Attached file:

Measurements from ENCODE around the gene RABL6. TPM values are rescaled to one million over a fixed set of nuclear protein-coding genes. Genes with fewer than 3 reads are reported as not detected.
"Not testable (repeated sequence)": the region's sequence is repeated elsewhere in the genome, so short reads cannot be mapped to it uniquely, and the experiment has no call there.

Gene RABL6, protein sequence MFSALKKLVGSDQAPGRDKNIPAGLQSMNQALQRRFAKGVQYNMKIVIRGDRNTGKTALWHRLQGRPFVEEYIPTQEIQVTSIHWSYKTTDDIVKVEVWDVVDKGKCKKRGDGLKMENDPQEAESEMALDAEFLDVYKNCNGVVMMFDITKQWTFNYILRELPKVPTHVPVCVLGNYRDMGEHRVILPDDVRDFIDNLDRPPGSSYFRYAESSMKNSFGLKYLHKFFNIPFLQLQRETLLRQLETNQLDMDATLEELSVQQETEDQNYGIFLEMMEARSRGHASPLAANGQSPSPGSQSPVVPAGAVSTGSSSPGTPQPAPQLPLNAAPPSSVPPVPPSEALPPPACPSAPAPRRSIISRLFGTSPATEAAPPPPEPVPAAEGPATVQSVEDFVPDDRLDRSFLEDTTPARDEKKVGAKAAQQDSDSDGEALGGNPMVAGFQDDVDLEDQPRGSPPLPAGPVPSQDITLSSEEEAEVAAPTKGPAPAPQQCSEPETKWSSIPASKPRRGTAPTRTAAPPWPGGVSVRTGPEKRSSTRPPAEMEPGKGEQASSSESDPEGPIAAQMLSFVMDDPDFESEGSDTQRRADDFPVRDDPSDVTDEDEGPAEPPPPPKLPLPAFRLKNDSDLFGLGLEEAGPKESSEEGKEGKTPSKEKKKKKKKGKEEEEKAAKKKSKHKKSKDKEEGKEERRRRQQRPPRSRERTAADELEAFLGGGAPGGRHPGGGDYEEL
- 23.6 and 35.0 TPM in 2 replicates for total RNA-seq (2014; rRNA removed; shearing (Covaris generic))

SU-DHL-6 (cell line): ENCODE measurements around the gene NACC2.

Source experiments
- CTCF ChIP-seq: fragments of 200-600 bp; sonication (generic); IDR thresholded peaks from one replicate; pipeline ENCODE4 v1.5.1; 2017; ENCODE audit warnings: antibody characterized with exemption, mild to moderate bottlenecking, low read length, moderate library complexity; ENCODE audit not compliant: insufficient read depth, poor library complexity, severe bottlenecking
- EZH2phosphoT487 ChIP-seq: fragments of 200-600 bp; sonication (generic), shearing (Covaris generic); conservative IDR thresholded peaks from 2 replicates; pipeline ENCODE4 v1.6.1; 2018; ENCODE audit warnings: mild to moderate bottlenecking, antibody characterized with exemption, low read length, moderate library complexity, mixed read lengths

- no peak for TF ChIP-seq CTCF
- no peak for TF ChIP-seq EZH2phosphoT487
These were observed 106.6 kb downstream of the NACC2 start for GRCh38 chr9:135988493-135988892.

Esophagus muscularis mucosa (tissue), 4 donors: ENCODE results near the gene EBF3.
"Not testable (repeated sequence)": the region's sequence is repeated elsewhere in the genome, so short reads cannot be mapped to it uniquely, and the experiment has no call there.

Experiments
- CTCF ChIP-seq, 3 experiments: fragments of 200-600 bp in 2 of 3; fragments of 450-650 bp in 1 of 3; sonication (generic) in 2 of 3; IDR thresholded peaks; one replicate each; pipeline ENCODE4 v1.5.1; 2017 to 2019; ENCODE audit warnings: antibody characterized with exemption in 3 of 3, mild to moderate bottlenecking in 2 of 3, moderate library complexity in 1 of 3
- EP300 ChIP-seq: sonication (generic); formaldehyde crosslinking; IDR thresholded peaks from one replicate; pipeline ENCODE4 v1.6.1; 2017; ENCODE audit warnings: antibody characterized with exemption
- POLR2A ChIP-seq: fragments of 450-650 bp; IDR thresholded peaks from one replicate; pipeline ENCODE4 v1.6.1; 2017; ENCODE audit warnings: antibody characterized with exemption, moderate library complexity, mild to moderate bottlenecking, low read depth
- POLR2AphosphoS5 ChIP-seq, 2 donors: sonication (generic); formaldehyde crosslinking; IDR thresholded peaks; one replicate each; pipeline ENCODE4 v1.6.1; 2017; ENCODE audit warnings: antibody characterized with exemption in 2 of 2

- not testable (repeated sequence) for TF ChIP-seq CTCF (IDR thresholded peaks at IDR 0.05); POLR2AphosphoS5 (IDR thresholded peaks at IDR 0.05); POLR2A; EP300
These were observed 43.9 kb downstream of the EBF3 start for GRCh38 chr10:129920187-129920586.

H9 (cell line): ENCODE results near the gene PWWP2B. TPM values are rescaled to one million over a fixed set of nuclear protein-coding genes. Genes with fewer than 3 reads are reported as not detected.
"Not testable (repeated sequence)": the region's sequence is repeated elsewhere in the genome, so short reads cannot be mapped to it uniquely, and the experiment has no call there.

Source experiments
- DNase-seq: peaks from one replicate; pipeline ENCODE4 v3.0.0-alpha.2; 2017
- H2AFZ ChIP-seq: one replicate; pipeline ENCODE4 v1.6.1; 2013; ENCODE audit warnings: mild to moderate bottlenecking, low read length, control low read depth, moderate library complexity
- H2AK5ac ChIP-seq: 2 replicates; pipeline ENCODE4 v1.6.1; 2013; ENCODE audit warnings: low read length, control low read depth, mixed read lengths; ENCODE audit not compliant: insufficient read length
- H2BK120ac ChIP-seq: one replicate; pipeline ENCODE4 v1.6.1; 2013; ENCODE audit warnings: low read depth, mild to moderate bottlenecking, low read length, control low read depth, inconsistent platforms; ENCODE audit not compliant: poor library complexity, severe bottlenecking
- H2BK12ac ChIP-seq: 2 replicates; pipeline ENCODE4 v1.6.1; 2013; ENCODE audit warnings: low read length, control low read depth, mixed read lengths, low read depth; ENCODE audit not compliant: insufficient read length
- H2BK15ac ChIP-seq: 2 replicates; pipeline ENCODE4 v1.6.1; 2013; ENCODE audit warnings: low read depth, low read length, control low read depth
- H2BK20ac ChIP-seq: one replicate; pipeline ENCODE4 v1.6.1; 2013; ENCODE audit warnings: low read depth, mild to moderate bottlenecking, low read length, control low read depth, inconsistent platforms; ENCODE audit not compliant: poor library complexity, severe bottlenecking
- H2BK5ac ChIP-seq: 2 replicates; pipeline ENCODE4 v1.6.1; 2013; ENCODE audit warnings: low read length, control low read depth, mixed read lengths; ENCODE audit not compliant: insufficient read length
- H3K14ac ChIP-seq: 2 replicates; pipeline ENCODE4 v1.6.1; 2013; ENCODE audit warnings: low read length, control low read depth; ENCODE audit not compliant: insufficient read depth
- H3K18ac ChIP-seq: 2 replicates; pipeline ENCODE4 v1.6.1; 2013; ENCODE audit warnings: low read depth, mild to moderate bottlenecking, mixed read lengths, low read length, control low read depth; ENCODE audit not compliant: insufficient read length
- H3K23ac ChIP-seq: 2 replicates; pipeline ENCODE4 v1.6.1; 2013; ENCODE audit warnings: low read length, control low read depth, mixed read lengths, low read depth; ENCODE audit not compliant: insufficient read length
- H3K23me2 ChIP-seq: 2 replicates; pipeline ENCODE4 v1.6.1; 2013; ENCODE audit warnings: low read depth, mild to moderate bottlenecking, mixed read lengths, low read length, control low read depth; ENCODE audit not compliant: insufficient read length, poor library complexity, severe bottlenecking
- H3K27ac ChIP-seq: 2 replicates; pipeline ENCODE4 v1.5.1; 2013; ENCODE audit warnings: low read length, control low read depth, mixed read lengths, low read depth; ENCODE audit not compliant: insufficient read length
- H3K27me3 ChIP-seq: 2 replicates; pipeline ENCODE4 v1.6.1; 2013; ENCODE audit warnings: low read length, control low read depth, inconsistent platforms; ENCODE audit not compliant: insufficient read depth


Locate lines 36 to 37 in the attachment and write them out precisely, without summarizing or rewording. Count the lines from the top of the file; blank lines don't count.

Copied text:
- H3K27ac ChIP-seq: 2 replicates; pipeline ENCODE4 v1.5.1; 2013; ENCODE audit warnings: low read length, control low read depth, mixed read lengths, low read depth; ENCODE audit not compliant: insufficient read length
- H3K27me3 ChIP-seq: 2 replicates; pipeline ENCODE4 v1.6.1; 2013; ENCODE audit warnings: low read length, control low read depth, inconsistent platforms; ENCODE audit not compliant: insufficient read depth